Bishnoi man near Jodhpur
Another man from the Bishnoi family; same place, same time, same difficult light.

All content © 2008 Pete McGregor

22 November 2008

Bishnoi man near Jodhpur

Bishnoi man winding turban near Jodhpur
I tagged along with seven young Israelis on a jeep tour; I felt like a tourist but everyone — my companions, the guide, the people we met — seemed to enjoy the occasion. This elderly man certainly seemed happy to demonstrate his morning ritual, and to pose with the Israeli women. I assume he's been photographed countless times. The bright morning sunlight coupled with his brilliantly white clothing made photographing difficult, but, aware of the risk of blowing out the highlights, I underexposed and got away with it.

Bishnoi hold strong beliefs based on respect and compassion for all living beings. Among the 29 rules by which they live (Hindi Bis = 20 and no = 9; thus 29) is the injunction to inspect and clean firewood in case they inadvertently burn insects or other small lives. Other rules, such as the separation of babies and mothers for 30 days after the birth, while difficult to reconcile with western attitudes and knowledge, are intended to provide rest for women at important times.

All content © 2008 Pete McGregor

21 November 2008

Seedling, No. 1 Line

Seedling on ponga trunk
In the bush near the start of the No. 1 Line track, not far from the big rimu. This isn't a sprout, it's a seedling growing on the trunk of a ponga (tree fern).

All content © 2008 Pete McGregor

20 November 2008

Pigeon at the rat temple

Click to read Dave Bonta's poem prompted by this photo
The Karni Mata Mandir, the rat temple at Deshnoke, near Bikaner in Rajasthan, probably isn't the healthiest of places. Even the rats and pigeons looked a bit worse for wear. But I loved it there. Yes, rats are vermin, but they're also living creatures—complex, intelligent, highly successful. Mammals, like us— and probably more like us than most of us like to admit. I found it moving that here, at least, they were treated with honour and respect. Perhaps my appreciation was part of the reason I was lucky to see the white rat.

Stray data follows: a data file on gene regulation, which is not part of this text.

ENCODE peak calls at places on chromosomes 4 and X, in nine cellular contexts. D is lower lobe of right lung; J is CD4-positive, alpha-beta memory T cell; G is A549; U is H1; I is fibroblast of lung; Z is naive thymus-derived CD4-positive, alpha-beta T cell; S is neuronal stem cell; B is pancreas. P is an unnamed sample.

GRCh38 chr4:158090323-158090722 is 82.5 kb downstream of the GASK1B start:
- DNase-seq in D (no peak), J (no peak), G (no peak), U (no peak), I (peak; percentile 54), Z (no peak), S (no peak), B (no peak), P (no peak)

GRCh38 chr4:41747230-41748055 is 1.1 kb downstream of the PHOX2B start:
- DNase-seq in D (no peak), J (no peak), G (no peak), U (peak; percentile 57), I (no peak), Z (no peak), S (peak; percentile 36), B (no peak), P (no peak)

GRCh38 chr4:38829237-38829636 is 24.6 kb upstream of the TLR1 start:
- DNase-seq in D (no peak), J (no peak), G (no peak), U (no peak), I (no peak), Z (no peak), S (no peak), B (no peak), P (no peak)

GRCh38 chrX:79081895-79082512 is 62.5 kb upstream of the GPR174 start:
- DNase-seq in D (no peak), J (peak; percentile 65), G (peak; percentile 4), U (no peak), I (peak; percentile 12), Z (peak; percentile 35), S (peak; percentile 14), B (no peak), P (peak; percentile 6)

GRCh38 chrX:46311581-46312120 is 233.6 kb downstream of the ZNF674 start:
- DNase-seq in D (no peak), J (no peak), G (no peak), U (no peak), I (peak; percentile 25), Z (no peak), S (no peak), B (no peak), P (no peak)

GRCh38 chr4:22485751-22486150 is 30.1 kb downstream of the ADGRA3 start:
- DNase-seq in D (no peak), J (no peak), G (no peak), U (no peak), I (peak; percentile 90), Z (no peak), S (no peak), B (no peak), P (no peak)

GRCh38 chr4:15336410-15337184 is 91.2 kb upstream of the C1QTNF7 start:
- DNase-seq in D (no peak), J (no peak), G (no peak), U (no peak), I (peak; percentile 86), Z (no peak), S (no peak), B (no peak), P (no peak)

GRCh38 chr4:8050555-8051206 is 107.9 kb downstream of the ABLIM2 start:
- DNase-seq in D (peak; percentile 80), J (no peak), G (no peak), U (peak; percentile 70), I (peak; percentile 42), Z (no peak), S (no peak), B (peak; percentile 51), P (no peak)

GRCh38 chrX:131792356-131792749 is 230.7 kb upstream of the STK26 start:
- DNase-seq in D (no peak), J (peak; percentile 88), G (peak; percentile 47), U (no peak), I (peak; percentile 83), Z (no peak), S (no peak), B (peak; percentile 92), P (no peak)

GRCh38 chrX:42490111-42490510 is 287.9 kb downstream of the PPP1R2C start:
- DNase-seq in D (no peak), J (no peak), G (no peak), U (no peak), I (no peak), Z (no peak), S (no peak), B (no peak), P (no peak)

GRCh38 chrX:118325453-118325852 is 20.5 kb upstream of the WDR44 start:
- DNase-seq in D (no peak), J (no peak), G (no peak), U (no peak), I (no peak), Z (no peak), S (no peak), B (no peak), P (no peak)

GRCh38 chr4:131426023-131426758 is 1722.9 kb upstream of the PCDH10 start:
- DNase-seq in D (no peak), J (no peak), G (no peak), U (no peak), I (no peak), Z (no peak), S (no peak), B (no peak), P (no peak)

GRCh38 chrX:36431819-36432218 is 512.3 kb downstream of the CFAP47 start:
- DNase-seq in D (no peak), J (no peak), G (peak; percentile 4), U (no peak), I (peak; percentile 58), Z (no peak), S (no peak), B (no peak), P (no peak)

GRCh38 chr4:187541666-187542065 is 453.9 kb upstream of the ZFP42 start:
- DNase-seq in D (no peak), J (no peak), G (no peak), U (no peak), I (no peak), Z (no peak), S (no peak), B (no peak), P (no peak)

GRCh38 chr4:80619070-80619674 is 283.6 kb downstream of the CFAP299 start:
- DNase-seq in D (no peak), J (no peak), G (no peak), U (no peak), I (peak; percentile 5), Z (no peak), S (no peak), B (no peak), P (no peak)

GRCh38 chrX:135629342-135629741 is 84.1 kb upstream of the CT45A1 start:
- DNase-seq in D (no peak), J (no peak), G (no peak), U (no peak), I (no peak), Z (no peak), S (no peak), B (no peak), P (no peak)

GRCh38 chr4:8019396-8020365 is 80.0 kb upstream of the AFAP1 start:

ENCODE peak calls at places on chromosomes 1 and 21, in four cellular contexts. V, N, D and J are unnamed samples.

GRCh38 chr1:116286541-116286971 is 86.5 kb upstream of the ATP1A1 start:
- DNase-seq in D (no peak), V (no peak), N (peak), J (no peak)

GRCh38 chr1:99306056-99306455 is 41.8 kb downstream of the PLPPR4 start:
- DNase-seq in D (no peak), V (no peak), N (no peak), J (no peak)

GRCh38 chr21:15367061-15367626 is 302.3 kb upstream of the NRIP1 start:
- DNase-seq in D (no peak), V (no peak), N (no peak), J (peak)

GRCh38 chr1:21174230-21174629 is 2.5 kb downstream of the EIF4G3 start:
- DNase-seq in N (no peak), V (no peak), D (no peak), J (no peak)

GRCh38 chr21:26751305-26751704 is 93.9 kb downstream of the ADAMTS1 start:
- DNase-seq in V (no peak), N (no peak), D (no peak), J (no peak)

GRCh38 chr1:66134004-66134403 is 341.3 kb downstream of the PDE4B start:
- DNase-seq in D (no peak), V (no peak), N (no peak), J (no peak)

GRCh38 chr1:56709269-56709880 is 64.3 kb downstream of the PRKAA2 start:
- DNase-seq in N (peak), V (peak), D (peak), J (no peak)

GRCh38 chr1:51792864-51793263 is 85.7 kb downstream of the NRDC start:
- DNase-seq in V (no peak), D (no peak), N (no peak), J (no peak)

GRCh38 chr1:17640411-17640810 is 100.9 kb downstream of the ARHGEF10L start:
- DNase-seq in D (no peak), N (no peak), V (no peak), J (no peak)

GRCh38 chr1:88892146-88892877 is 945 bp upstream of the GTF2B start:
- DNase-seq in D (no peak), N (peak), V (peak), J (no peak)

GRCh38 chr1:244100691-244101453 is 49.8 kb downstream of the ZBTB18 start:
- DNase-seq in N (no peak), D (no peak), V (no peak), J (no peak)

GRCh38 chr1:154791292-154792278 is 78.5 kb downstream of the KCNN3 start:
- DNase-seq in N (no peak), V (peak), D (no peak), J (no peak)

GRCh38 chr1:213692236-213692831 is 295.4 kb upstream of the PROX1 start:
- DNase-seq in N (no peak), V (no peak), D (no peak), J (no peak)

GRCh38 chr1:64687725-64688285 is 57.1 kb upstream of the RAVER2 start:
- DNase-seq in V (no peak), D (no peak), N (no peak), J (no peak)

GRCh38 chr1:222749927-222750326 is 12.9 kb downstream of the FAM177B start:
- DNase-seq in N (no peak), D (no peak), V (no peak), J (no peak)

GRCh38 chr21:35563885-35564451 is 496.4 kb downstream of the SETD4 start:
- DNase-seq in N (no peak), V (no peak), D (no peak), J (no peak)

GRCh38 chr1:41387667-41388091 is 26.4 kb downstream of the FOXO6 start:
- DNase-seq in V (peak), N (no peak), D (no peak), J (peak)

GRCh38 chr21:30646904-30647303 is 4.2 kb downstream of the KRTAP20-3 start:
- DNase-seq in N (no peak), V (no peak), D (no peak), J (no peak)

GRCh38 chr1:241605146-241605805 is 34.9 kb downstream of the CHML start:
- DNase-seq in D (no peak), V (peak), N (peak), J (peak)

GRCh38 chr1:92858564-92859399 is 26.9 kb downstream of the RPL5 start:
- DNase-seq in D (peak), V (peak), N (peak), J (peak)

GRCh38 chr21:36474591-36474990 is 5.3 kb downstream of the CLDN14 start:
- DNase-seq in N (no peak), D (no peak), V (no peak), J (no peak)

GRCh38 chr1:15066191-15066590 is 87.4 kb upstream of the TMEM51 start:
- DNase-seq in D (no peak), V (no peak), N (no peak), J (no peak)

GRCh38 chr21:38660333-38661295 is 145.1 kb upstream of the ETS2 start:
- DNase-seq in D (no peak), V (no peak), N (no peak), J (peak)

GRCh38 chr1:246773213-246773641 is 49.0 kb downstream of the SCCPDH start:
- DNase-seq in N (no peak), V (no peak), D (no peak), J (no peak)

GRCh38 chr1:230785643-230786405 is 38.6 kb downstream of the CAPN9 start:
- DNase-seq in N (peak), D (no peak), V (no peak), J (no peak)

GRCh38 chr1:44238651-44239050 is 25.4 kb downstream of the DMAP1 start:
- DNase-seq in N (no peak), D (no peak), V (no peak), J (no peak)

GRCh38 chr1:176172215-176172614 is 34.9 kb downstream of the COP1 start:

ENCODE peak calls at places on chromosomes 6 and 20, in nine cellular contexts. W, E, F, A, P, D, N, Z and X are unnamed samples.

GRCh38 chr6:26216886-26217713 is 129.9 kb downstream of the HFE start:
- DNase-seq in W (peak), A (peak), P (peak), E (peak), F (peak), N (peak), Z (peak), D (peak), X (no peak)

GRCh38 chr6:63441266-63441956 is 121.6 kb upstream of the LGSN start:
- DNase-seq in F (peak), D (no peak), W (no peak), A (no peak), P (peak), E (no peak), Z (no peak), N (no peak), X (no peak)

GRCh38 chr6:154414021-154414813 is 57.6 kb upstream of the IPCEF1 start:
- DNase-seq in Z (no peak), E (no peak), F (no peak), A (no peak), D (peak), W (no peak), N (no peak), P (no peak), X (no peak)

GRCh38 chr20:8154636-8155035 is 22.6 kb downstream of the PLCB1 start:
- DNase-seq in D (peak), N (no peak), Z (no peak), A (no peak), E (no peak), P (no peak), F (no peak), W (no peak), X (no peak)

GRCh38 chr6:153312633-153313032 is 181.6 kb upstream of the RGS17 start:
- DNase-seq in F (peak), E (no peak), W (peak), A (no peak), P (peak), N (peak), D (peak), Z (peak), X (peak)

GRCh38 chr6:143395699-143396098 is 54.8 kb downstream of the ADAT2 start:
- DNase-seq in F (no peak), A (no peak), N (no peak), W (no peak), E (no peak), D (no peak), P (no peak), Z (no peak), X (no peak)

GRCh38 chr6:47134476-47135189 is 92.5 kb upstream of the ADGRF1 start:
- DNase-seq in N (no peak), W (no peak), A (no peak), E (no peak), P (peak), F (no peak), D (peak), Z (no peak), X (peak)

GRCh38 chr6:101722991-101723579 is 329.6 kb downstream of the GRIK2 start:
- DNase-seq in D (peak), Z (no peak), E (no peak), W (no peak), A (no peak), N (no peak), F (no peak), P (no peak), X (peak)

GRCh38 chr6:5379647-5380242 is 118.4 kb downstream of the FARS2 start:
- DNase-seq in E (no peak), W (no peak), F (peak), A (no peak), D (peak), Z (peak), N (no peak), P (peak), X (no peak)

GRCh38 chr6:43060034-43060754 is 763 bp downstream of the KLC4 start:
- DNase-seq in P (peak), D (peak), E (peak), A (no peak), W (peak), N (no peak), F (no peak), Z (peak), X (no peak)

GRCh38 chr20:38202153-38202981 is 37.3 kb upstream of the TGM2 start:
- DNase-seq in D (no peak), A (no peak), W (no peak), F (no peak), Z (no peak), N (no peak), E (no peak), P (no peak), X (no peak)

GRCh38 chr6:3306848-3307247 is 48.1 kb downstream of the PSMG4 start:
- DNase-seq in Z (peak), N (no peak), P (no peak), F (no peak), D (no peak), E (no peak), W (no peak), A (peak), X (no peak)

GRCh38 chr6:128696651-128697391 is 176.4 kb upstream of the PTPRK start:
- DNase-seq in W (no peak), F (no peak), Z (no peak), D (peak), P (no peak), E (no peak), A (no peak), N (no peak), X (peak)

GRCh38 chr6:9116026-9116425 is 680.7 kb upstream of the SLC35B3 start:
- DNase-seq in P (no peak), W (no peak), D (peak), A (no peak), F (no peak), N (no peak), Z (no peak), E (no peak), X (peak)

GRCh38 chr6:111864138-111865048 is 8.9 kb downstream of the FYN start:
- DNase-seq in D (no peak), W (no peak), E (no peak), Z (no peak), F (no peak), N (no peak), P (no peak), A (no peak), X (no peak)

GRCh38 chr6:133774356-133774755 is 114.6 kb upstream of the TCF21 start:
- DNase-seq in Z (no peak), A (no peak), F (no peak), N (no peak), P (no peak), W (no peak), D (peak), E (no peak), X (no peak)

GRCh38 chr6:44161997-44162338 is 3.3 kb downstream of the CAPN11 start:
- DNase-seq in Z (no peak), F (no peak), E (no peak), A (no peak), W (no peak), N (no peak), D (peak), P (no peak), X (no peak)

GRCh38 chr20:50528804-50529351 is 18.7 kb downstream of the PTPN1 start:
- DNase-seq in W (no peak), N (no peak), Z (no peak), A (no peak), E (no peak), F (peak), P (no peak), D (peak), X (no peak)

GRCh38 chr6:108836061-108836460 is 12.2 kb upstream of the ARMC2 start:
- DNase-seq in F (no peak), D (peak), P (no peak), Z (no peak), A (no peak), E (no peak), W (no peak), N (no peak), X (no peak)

All content © 2008 Pete McGregor

19 November 2008

Villager, north-eastern Gujarat

My friends had asked if we could photograph her. She nodded when Parbat translated the request, and as she studied the cameras pointing at her, I photographed from the side. That evening I managed to get many of the day's photos printed, and Parbat distributed them the following day. I like the thought of my photos remaining there.

All content © 2008 Pete McGregor

18 November 2008

Stone at Flounder Bay

Stone on stone
I don't know how the holes formed. Possibly some kind of invertebrate, or perhaps the action of the sea grinding tiny pebbles around and inexorably wearing away at the rock. Some holes seem too deliberate and regular, though — like tunnels (hence the suspicion of invertebrates). To give you a scale, this stone fitted comfortably in my hand. Stones similar to this littered the small cove, along with the remains of countless shells, driftwood ranging from old planks and bleached branches to a great, partly buried pine, and the usual scraps of plastic, old drink bottles, and faded jandals.